Let us put our thoughts into questions. First, then, what is "the Great American Doctor's name?" Though not among his patients, we know that he is great in stature, that he wears a great cloak, that his pretensions are great, and that his bottles of physic are great. Great also are the sums of money the Mercury receives for inserting his advertisements, and great is the number of people who, accepting his assertions as facts, rush to 142 Duke-street, and there ask his advice, pay his heavy fees, and receive bottles of medicine which is said to be so compounded by new and infallible processes that it will effect cures where all other doctors have despaired. Now, at present we will not assert that these medicines are mischievous, that their vendor is a quack, or that his patients are simpletons. We are unprepared to say that "the Great American Doctor" should be hunted out of Liverpool, as a pretender likely to do more harm than good. Indeed, being candid, fair minded, and ready to receive further light, perhaps we should be ere long the warmest admirers of the talented advertiser. But really it is impossible for us to believe in him at present. No friend of ours should go in his direction without our dragging violently at his coat-tails. For about "the great American doctor's" ways are all the peculiarities of the most peculiar sort, and that we may refrain from doing him injustice, that the public may secure good advice from us, and that he himself may be saved from loss and contempt, we request that the gentleman will publish his name.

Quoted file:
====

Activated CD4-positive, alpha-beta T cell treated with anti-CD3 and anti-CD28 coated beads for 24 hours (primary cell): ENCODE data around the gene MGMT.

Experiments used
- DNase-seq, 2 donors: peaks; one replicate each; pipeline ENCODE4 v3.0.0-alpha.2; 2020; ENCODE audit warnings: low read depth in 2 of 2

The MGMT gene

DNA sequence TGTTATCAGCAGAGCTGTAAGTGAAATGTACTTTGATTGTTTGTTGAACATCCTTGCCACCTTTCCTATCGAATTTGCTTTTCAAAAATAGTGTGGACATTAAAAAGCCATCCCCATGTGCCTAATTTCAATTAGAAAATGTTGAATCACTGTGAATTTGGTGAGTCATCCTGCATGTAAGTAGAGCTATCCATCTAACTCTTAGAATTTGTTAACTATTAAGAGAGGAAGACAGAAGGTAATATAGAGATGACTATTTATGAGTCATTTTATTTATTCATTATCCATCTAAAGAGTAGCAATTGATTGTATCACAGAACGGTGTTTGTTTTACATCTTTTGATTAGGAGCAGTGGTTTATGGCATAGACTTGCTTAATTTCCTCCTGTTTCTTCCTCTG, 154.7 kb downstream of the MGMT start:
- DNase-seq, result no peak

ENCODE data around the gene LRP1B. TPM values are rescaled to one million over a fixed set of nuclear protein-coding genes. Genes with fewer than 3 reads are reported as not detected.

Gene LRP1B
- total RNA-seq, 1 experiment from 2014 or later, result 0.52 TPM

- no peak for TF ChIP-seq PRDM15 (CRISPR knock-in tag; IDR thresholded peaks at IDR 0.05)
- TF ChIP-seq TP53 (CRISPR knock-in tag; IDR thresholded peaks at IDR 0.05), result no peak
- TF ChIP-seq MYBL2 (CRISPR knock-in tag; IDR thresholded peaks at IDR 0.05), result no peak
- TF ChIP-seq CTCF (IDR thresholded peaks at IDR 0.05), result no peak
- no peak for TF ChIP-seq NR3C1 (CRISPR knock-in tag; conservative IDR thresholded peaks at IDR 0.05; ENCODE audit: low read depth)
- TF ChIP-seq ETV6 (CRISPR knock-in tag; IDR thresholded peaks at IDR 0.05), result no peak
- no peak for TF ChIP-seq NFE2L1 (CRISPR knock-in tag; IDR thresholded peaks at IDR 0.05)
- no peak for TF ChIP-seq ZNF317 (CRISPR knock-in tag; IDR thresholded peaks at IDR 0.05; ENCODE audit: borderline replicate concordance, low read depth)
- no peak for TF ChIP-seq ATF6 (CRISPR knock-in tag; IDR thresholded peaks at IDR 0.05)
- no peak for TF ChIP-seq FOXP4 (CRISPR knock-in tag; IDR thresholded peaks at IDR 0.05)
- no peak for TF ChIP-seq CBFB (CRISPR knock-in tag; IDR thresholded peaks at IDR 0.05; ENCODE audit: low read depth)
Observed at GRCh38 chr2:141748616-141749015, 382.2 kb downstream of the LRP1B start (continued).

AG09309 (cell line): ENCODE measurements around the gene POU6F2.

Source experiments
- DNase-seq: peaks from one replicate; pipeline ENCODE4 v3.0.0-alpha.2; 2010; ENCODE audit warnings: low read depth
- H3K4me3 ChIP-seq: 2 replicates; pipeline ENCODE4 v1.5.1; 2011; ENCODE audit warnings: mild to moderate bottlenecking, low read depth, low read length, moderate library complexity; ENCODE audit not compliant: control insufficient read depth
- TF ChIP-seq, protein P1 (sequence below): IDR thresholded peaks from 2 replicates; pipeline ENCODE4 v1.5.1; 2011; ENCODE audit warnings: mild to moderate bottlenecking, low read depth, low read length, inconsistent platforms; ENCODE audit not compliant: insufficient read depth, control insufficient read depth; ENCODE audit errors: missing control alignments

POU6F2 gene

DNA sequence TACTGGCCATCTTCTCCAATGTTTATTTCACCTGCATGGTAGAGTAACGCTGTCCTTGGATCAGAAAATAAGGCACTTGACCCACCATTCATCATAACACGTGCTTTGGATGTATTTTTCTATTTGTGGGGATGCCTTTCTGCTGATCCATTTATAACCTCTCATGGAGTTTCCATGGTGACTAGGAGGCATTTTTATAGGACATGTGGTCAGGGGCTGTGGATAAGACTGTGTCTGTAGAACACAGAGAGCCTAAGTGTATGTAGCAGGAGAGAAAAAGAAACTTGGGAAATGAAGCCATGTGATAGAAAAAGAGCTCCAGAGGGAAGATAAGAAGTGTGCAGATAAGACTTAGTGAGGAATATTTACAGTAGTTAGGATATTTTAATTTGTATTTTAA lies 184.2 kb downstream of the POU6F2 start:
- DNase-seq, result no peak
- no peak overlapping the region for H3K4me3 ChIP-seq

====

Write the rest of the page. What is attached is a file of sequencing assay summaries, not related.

Whatever may be the feeling in "British North America," that vague and immense region from which he says he comes, in England people like to know with whom they are dealing before they entrust to them their cash or their health. A man who hides his face or changes his name is supposed to have something to conceal; and when he carefully conceals something he is generally set down as fleeing from justice. This need not be the case with "the Great American Doctor," who, knowing nothing of his antecedents, we cannot say is either bad or good. But we wish he were not anonymous, especially because gentlemen who have done much good in a country are generally known and popular. If this gentleman was as useful in America as he professes to be here, why did we never hear of him before, and why did he leave believers in himself to come to infidels. America affords abundant scope for clever men, particularly eccentric one; so we wonder at this man, who says he is clever, not remaining in America. Will he tell us his name?